Illinois State Sen. Martin Sandoval has resigned from his position as chair of the State Senate's Transportation Committee amid a federal fraud and corruption investigation related to state construction work, the Associated Press reported. The Democratic senator is still listed as a member of the committee, however, as of Oct. 15.
The move came after the details of a federal search warrant revealed that the FBI last month combed Sandoval's offices and home for information related to architect Cesar Santoy; Santoy's architecture firm, Studio ARQ; red-light camera program company SafeSpeed; lobbyists; construction companies; and employees of the Illinois DOT in a quest for "items related to any official action taken in exchange for a benefit." No one has been charged in the matter, and SafeSpeed representatives have denied any wrongdoing. Santoy has also resigned from his position with the Illinois Tollway Board of Directors.
Sandoval played a significant role in the development of Illinois Democratic Gov. J.B. Pritzker's $45 billion Rebuild Illinois construction initiative, signed into law July 1. The plan is being funded by gas and cigarette tax increases, as well as the revenue generated by an expansion of state gambling laws. One of the companies mentioned in the search warrant was video gambling company Gold Rush Amusements.
The Rebuild Illinois construction plan includes pre-apprenticeship and apprenticeship programs, the latter of which is aimed at the state's public works sector; a provision intended to encourage diversity in hiring among contractors; a workforce program; and incentives for data center owners to build in the state. The biggest winners, though, are likely the contractors, engineers and designers of the $33.2 billion worth of infrastructure projects eyed, which will include new construction and repair of roads and bridges, mass transit projects and other transportation-related undertakings.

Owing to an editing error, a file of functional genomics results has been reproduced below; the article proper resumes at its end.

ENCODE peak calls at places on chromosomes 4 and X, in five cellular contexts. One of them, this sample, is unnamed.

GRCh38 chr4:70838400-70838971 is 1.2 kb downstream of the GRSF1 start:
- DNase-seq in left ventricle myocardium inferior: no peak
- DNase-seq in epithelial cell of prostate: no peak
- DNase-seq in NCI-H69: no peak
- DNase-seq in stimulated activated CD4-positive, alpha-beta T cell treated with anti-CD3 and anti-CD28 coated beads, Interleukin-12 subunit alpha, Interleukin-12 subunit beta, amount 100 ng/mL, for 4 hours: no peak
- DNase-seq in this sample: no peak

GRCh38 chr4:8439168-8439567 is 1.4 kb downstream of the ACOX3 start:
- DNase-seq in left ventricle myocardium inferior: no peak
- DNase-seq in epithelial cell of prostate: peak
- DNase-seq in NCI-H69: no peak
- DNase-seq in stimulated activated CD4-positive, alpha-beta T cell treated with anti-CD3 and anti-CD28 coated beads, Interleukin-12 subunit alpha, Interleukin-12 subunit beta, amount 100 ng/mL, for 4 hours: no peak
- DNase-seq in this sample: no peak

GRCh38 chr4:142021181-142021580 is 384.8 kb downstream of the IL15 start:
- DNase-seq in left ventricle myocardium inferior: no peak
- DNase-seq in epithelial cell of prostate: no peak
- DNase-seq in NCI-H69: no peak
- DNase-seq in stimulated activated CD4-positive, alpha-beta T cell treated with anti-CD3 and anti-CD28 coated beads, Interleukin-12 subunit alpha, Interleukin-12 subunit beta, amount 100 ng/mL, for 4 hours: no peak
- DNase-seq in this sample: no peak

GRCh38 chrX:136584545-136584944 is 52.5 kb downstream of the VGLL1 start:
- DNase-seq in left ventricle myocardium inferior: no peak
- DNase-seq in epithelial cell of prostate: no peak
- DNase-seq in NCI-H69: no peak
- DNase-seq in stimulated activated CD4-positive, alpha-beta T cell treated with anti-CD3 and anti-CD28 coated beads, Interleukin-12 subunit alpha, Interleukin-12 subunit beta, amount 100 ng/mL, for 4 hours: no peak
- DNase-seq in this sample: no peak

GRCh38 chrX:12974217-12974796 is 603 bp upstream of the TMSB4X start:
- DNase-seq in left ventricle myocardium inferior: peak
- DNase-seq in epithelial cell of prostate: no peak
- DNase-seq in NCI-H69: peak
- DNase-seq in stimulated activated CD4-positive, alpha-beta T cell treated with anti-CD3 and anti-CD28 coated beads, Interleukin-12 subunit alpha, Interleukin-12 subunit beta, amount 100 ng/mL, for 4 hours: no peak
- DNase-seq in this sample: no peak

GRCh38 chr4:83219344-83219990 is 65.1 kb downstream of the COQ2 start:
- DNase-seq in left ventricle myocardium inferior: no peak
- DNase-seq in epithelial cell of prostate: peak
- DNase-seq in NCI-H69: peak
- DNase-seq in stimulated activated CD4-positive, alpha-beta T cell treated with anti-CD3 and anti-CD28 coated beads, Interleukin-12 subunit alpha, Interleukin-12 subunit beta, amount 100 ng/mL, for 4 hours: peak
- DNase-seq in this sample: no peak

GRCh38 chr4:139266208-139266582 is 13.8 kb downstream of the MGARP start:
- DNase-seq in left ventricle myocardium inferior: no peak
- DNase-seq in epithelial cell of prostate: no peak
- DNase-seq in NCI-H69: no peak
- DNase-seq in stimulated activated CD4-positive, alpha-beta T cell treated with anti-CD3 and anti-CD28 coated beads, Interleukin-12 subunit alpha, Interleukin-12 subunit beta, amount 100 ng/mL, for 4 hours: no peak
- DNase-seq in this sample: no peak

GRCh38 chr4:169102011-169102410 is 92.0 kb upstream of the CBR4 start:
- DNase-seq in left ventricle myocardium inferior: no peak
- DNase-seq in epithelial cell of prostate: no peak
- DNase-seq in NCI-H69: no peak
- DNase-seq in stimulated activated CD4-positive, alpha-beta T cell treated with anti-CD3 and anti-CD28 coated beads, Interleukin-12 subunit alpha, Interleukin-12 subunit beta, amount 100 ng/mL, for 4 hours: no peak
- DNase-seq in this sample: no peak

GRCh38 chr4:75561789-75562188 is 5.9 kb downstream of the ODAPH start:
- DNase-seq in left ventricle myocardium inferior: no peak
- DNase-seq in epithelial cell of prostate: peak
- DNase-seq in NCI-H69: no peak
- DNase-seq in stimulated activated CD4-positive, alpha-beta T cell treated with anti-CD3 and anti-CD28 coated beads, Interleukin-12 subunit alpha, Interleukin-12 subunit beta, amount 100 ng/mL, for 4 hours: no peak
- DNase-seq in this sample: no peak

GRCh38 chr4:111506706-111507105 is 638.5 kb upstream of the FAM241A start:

When lawmakers are charged with overseeing such massive publicly funded construction projects, it's not uncommon for bad actors to seek a leg up on the competition by going outside the bounds of the law in order to win work.
And corruption isn't limited to those in charge of big state budgets. A businessman based in Tallahassee, Florida, for example, has been accused of allegedly paying a $100,000 bribe to a former city commissioner in order to stop the construction of a new hotel that would rival his own.
Earlier this year in Illinois, a federal jury convicted Michael Jarigese and his company, Markham, Illinois-based Tower Contracting on several counts of wire fraud and one count of federal program bribery in relation to payments they made to former Markham Mayor David Webb Jr. Webb allegedly demanded the money in exchange for city construction work.